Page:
Can I Appoint A Legal Guardian For My Children In Case I Die?
Posted on 12th May 2020
Tragic, unforeseen circumstances, including accidents, illness and other highly-unfortunate events, often lead us to think about what would happen if we died. Quite often, parents will approach our expert family law solicitors in Preston and Lancaster, with concerns about who their children would live with, and how they would be cared for, if they were no longer around. On the face of it, we are the first to agreed that such a topic is somewhat morbid; but if one fails to prepare, and the unexpected does happen, the ramifications for your children can be devastating for them.
Most of the people who approach our solicitors in Longridge, Preston, or Lancaster, presume that, if they die, their children would be looked after by their family, whether this be their spouse, partner, siblings or parents. Moreover, the majority of people would be happy with this presumption.
However, this would not always be the case. Quite often, it would be up to the decision of the Court about who the child should live with, if the parent or parents do not put in place the necessary arrangements. Currently, and we cannot make this any clearer, there is no legal presumption that a child must live with their other biological parent, if the other passes away.
The Court will need to consider the welfare of the child/children, ensuring that they think about the physical and emotional needs of the child, and who would best meet these. There will be times when the best option is, in fact, the other surviving parent. However, it may be that another family member, or friends, are the most suitable option. Depending on the age and matureness of the child concerned, the Court may also consider their opinion about where they want to live.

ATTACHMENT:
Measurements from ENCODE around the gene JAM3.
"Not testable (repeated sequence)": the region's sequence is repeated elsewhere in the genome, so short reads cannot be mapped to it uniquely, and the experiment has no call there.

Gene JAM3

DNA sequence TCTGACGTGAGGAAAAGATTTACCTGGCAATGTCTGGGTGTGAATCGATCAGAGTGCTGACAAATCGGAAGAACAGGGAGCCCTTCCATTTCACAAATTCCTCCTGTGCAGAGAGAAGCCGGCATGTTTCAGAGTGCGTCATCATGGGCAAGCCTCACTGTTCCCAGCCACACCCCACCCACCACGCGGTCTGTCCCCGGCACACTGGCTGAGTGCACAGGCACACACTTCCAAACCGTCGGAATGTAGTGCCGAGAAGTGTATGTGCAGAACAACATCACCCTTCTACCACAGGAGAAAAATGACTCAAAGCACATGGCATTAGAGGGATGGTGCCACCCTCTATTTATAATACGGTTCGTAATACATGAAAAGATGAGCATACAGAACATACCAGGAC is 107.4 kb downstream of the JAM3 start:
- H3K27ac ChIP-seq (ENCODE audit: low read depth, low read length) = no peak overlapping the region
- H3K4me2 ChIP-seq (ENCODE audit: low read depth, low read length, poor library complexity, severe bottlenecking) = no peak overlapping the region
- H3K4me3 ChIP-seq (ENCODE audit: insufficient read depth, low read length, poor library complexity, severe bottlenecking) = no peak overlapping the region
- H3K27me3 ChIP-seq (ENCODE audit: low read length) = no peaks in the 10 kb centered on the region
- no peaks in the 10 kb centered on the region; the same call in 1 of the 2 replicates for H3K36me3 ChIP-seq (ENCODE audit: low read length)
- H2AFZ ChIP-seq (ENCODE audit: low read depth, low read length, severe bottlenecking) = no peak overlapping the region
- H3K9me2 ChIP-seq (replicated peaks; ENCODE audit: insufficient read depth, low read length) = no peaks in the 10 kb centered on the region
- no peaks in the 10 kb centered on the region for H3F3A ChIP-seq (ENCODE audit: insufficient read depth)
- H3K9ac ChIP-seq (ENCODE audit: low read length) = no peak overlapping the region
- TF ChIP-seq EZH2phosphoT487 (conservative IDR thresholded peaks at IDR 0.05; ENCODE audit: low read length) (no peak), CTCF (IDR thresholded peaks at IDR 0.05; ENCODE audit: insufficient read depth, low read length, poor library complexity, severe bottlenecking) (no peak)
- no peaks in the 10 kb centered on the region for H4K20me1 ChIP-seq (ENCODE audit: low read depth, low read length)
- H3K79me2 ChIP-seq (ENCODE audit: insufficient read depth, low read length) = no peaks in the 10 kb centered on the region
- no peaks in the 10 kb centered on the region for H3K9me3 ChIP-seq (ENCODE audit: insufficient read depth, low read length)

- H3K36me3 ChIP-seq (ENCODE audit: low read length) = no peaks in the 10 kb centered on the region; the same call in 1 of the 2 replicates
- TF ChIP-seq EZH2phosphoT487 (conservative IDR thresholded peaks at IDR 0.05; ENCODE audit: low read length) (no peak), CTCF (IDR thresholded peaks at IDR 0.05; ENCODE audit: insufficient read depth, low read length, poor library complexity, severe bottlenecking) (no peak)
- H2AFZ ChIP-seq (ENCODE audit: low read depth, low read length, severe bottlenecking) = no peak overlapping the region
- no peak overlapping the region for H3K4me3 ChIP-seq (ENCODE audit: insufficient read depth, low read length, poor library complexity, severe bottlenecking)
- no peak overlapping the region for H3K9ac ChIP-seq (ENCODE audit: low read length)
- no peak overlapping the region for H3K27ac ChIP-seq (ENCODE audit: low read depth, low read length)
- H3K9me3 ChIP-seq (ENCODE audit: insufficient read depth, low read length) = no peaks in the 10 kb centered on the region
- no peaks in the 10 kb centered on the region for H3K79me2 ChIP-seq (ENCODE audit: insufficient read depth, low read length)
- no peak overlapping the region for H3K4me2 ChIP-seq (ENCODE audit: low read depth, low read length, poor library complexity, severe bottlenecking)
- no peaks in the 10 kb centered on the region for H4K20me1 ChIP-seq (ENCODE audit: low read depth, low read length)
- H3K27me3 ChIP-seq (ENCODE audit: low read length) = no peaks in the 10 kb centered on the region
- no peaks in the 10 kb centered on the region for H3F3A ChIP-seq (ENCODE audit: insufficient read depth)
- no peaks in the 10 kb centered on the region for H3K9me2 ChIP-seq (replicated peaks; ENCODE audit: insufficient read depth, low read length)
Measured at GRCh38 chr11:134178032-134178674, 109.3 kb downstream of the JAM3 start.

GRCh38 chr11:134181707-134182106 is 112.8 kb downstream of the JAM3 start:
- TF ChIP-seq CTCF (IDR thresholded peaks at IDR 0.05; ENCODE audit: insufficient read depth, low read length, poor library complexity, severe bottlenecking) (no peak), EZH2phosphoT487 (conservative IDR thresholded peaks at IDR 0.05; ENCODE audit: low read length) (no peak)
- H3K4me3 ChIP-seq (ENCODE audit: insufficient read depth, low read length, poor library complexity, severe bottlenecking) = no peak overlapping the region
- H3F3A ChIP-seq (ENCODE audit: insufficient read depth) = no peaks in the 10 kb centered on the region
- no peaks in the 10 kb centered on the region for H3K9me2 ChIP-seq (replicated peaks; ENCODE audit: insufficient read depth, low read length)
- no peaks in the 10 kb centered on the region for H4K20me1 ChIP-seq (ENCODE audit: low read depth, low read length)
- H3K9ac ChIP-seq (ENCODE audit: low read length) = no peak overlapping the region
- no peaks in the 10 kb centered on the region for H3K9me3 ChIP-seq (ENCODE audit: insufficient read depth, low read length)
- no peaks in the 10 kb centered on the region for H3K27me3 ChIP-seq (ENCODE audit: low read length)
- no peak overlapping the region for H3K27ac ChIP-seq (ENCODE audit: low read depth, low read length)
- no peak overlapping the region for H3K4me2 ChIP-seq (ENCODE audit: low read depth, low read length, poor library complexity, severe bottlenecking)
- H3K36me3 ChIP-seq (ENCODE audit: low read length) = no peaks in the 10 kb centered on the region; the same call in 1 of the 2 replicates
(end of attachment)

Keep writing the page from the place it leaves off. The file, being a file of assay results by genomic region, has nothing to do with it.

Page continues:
If you’re a single parent, whose children have had no contact with their biological parent (or a person with parental responsibility) for a number of years, you will definitely want to consider ensuring that there are sufficient steps taken to care for your children.
Do I need to go to Court?
One legal route you may want to consider is making an application for an Order, protecting your child’s future contact with the other parent. Of course, it’s always best to agree contact between your children and their other parent as amicably as possible, especially if the arrangements are only needing to be made in light of a bereavement.
You can read more about child arrangement orders on our family law solicitor’s blog, here.
Can I put arrangements in place without going to Court?
Another option which you could consider is including a clause in your Will, stipulating who should look after your children.
Our team of Wills, Probate and Trust solicitors offer fixed-fee Will drafting, which would include any clauses about Guardianship of your children, for £110.00 plus VAT.
If you wished to include any details about how you wish to raise your children, such as schooling, eating habits or who they should have contact with, you can include a letter alongside your Will addressed to your appointed guardians outlining any wishes.
One thing to consider with this option, however, is that if your child does not see their other parent, and you do not wish for them to be able to care for your child, you may need to ensure that the Court puts a Child Arrangements Order in place to prevent this from happening.
As hard as it can be, to ensure the best for your children, it’s important to have discussions about what would happen in the event that either parent dies, and making your wishes known. You can read more about the importance of appointing a Guardian on todayswillsandprobate.co.uk.
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